A man who bullied neighbors is among 6 incidents last year
But the cases are "isolated incidents," a state official says
The case of a Windward Oahu man who terrorized his neighborhood ranks as the most serious of six hate crimes reported yesterday in the state attorney general's annual summary for 2006.
The six crimes were reported in Honolulu and represent by far the largest tally in the five years that the state has been preparing the report.
Two hate crimes were reported statewide in 2002 and one crime in each of the three subsequent years.
Jim Fulton, spokesman for the Honolulu Prosecutor's Office, said yesterday the increase is no cause for alarm bells.
Standing out among last year's crimes is the case of David Domingues, who is serving a five-year prison term for terrorizing his Ahuimanu neighborhood for more than a decade.
Domingues, 39, was convicted of first-degree terroristic threatening after neighbors complained that he routinely screamed at them and threatened to kill them and burn down their homes.
The case qualifies as a hate crime because he used anti-white, anti-Japanese and anti-homosexual epithets.
A hate crime is defined in Hawaii as arising from "hostility toward the actual or perceived race, religion, disability, ethnicity, national origin, gender identity or expression, or sexual orientation" of the victim.
By that definition, there were six hate crimes in Hawaii last year, according to a summary released yesterday by the state attorney general.
While the number is higher than in previous years, officials emphasized that the overall numbers are so low that the increase has no statistical significance.
And only two of the cases qualify as "classic" hate crimes in which the offenders "deliberately and without provocation targeted their victims based solely on their biases," the report notes.
In those two cases:
» A group of young men shouted anti-white epithets at another group walking on a sidewalk in Waikiki. The first bunch included a 21-year-old Hawaiian who attempted to kick and punch one of the victims.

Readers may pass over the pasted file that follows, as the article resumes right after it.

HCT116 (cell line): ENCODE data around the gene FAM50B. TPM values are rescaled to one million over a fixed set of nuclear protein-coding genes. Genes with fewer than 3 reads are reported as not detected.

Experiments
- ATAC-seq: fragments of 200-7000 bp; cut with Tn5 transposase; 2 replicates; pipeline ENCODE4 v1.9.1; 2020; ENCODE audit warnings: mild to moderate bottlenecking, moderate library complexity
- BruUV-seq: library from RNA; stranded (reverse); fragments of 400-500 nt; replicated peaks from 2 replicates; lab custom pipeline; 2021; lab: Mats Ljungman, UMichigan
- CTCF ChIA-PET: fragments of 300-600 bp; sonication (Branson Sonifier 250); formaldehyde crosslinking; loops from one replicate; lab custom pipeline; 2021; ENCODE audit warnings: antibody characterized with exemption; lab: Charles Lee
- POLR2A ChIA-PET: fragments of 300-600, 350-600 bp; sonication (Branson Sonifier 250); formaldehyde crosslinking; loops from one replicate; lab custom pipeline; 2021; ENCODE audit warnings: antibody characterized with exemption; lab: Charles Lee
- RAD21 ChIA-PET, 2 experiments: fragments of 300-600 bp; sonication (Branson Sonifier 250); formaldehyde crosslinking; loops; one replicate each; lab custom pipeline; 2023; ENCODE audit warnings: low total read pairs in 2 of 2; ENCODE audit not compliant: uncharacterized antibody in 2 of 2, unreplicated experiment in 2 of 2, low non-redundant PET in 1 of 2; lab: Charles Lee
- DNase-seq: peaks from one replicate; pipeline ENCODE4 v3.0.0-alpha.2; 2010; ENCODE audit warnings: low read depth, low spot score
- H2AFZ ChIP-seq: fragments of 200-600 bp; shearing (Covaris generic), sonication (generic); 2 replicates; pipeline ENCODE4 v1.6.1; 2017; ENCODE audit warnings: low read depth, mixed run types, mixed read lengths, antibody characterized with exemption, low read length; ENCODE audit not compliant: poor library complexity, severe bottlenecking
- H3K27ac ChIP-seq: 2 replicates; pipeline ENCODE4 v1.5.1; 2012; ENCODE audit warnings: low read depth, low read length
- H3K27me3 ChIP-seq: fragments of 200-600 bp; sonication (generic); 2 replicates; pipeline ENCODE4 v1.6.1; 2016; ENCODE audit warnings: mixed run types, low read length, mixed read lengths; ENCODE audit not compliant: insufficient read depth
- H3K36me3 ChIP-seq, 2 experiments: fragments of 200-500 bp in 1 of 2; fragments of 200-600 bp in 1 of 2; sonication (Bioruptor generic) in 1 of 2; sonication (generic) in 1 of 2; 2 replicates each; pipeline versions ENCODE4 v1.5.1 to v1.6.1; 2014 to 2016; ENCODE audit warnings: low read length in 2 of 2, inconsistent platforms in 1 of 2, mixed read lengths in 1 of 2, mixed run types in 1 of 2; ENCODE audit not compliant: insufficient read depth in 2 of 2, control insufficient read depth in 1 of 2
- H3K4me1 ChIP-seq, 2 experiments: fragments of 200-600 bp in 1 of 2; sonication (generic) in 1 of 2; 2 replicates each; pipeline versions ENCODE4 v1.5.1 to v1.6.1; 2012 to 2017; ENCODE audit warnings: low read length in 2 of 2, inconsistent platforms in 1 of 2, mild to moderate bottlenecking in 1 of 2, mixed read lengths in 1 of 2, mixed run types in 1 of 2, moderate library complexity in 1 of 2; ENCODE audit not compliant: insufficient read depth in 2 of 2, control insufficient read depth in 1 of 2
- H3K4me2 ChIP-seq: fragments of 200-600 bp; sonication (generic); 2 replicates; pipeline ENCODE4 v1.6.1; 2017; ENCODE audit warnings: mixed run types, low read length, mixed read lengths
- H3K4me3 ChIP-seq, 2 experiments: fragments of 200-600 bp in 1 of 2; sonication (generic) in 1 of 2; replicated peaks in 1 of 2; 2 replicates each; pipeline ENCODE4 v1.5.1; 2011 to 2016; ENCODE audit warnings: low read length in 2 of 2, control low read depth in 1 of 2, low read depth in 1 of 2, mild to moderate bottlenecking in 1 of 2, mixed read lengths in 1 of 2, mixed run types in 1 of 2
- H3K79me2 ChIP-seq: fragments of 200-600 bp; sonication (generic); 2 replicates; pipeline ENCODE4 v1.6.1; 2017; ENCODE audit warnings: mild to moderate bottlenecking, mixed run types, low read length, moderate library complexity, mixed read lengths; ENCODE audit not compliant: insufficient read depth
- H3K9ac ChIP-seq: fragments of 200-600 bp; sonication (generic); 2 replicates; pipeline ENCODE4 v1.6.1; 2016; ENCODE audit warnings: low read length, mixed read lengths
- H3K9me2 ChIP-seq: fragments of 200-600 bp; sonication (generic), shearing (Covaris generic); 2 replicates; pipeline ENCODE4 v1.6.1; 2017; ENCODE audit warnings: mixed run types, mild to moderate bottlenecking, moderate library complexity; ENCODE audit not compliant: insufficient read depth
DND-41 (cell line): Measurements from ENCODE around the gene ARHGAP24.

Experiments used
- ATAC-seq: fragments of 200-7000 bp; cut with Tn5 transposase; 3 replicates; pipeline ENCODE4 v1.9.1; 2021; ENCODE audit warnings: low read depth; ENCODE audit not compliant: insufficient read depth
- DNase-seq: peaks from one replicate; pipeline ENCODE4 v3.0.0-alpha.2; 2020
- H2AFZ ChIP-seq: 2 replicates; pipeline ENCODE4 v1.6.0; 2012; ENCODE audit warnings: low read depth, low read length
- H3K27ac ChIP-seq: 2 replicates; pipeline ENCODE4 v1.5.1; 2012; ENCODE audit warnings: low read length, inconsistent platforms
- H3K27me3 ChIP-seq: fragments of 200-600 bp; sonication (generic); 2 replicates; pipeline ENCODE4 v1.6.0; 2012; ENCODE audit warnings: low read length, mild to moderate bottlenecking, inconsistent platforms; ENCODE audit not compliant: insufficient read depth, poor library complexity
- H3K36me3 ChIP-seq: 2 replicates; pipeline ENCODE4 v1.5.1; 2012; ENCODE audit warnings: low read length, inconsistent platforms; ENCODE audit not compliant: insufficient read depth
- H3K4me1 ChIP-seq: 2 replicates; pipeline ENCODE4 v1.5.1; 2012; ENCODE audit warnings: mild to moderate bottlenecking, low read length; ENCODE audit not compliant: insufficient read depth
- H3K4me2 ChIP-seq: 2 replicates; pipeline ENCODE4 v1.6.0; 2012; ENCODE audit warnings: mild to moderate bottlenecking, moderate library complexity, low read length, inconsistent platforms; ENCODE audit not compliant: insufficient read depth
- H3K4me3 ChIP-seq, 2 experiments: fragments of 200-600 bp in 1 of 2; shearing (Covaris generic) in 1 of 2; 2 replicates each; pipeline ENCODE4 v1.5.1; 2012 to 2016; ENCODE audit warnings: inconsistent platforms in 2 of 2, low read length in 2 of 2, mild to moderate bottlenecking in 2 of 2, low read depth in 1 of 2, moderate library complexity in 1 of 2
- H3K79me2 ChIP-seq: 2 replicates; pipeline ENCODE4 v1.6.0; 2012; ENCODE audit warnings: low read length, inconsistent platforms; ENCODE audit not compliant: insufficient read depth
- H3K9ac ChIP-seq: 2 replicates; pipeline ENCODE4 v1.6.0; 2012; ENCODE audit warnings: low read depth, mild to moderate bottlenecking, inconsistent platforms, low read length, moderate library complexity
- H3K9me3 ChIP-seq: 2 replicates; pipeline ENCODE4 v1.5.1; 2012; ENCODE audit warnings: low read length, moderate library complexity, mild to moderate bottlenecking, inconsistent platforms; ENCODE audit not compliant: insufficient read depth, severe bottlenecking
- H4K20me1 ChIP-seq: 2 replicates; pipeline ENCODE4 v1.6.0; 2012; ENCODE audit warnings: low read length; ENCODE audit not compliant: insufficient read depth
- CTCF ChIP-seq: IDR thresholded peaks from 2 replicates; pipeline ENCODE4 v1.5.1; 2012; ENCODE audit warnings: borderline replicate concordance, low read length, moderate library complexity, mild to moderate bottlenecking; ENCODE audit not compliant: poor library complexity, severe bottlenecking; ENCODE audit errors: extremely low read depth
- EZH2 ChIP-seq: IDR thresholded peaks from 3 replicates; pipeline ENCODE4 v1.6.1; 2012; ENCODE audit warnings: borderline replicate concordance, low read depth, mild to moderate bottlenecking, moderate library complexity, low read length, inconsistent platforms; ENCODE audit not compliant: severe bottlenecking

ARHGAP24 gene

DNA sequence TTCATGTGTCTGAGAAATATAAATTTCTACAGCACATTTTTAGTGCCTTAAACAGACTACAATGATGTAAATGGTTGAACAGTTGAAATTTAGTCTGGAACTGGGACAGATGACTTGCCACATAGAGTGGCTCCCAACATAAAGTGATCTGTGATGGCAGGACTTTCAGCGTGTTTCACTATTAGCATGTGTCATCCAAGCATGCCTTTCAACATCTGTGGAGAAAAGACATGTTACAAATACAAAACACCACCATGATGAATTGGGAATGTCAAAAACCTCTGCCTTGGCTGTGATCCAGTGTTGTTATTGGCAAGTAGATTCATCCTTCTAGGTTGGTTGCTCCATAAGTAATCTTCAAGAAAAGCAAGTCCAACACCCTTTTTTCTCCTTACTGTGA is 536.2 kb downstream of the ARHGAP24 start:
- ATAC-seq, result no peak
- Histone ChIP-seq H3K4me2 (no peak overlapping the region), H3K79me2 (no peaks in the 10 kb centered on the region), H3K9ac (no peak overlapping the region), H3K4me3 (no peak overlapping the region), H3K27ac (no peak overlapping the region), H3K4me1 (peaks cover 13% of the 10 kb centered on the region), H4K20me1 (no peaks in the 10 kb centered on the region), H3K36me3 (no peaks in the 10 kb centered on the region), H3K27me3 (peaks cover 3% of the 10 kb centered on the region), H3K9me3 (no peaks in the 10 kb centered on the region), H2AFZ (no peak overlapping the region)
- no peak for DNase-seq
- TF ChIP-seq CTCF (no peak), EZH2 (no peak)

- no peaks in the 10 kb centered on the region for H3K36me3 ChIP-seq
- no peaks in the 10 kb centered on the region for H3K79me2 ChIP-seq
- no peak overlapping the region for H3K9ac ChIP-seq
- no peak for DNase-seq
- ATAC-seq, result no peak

» After shouting anti-Arab and anti-Muslim epithets, two military servicemen assaulted three adult men leaving a bar downtown. Notably, the person perceived as Arab and Muslim was neither.
In determining a hate crime, the state relies on the same 14 benchmarks used by the FBI. The first is when the offender and victim are of a different race, religion, ethnic group or national origin, sexual orientation, or when one has a disability.
Other benchmarks include bias-related statements, gestures, drawings, symbols or graffiti, and the demographics of the community.
Paul Perrone, chief of research and statistics for the state Department of the Attorney General, said yesterday all six cases are unrelated, "isolated incidents" that signal no trend.
"Some of these could have just as easily been determined not to be hate crimes," Perrone said. "That determination is inherently subjective to a very high degree."
Does an ethnic epithet suggest a motive for a fight? Or is it merely something tossed off in the heat of the moment?
"It's difficult to dissect that sort of incident," Perrone said.
The six include the high-profile case of David Domingues, who terrorized his Ahuimanu cul-de-sac for more than a decade before his neighbors took action. Convicted of felony terroristic threatening, Domingues is serving the maximum term, five years. But the prosecutor did not seek enhanced hate-crime sanctions in the case.
The remaining cases, all misdemeanors, involve altercations and also possibly "mentally impaired offenders with somewhat nebulous biases and intent."